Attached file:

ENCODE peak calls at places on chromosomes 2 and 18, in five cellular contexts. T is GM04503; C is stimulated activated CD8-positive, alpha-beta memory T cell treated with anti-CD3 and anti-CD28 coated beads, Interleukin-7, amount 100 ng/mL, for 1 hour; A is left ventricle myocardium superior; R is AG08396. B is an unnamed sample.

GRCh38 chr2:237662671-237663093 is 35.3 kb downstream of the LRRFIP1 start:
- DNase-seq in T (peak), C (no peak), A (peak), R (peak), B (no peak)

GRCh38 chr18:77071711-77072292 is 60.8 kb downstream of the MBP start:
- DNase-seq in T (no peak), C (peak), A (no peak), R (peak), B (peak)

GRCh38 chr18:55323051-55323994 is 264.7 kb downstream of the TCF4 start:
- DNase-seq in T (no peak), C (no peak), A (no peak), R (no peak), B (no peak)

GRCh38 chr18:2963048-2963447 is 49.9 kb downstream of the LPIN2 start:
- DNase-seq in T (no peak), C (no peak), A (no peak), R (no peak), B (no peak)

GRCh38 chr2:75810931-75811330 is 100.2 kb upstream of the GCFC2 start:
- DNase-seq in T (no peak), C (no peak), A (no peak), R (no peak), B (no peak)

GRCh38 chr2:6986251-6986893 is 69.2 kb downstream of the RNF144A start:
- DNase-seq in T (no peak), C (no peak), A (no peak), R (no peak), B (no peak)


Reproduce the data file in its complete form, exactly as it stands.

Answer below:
ENCODE peak calls at places on chromosomes 2 and 18, in five cellular contexts. T is GM04503; C is stimulated activated CD8-positive, alpha-beta memory T cell treated with anti-CD3 and anti-CD28 coated beads, Interleukin-7, amount 100 ng/mL, for 1 hour; A is left ventricle myocardium superior; R is AG08396. B is an unnamed sample.

GRCh38 chr2:237662671-237663093 is 35.3 kb downstream of the LRRFIP1 start:
- DNase-seq in T (peak), C (no peak), A (peak), R (peak), B (no peak)

GRCh38 chr18:77071711-77072292 is 60.8 kb downstream of the MBP start:
- DNase-seq in T (no peak), C (peak), A (no peak), R (peak), B (peak)

GRCh38 chr18:55323051-55323994 is 264.7 kb downstream of the TCF4 start:
- DNase-seq in T (no peak), C (no peak), A (no peak), R (no peak), B (no peak)

GRCh38 chr18:2963048-2963447 is 49.9 kb downstream of the LPIN2 start:
- DNase-seq in T (no peak), C (no peak), A (no peak), R (no peak), B (no peak)

GRCh38 chr2:75810931-75811330 is 100.2 kb upstream of the GCFC2 start:
- DNase-seq in T (no peak), C (no peak), A (no peak), R (no peak), B (no peak)

GRCh38 chr2:6986251-6986893 is 69.2 kb downstream of the RNF144A start:
- DNase-seq in T (no peak), C (no peak), A (no peak), R (no peak), B (no peak)